Perhaps James Baldwin’s most-quoted saying is that “not everything that is faced can be changed, but nothing can be changed if it is not faced.” Explicit in this quote is a call for courage. Implicit in this quote, given the context within which it was written, the early days of the Civil Rights Movement, is a call upon the nation to reckon with its messy, violent, and uneven past and finally wrestle with what scholar Eddie Glaud, Jr. aptly calls, the “Value Gap” or the ways in which our country values white lives above all others. This legislative session, through the leadership of the Illinois Legislative Black Caucus, our state took an initial step towards facing the inequities in higher education funding and then changing them. The passage of Senate Bill 815, thanks to the tenacity, energy, courage, and collaborative spirit of Senator Kimberly Lightford, and Representative Carol Ammons, finally allows conversations about public finance of our state’s public universities to happen in the open and, as importantly, will produce recommendations for how our state should center equity in the way our state’s higher education system is funded.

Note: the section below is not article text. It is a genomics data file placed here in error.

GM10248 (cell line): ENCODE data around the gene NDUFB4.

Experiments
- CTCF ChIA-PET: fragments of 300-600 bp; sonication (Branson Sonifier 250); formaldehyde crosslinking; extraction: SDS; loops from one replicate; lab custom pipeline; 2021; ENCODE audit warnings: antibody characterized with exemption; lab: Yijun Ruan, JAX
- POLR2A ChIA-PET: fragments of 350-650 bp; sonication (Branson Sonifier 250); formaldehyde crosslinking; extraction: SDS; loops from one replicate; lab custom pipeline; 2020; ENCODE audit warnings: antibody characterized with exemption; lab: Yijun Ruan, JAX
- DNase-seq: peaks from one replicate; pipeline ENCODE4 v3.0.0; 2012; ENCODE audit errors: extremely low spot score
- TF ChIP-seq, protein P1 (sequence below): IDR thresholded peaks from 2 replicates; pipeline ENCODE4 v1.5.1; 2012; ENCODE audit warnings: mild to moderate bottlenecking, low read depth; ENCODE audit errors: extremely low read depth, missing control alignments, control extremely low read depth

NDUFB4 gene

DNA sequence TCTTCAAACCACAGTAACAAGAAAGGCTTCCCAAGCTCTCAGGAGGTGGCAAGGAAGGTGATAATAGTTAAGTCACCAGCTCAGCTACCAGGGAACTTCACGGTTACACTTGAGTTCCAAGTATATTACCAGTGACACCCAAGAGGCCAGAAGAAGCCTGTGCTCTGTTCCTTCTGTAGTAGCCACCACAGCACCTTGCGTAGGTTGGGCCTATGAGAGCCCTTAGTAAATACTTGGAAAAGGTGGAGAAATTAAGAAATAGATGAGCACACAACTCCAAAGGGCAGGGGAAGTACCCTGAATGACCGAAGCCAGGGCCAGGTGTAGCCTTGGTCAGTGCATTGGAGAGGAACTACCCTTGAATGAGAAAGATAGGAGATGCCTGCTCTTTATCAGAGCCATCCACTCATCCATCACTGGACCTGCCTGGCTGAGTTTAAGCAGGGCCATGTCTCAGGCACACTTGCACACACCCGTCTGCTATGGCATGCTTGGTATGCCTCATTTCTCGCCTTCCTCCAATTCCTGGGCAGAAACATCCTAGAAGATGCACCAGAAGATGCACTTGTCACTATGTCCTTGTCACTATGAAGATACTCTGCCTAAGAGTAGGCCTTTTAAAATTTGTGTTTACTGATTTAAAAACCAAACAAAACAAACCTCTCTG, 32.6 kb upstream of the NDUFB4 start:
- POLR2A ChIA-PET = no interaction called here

Similarly, through the leadership of Illinois Legislative Latino Caucus and Senator Karina Villa, and House Representative Maura Hirschauer, Illinois took a major step towards ensuring that our states undocumented students are well supported on their respective campuses through the passage of House Bill 3438 requiring public universities and community colleges to designate a undocumented resource liason, and encouraging campuses to create undocumented resource centers on campus.
Taken together, these two pieces of legislation mark important steps towards facing and changing the things that need to be changed in our state’s public colleges and universities. There is still much more work ahead, especially with regards to increasing the overall appropriations to our state’s higher education system, but we are heartened by the steps that our legislature is taking to reverse the decades-long, downward trajectory of higher education in Illinois. Like with the passage of SB 815 and HB 3438, our collective voices; students, higher education leaders, advocates, community organizations, and others will need to boldly and aggressively make the case that investment in our state’s higher education system and its students is as high a public priority as investments in early childhood and K-12 education. Indeed, only when we begin to see our state’s education system as one, can we as a state truly build the kind of education system that will prepare our students to meet the challenges of the 21st Century.
Kyle Westbrook, Ph.D.
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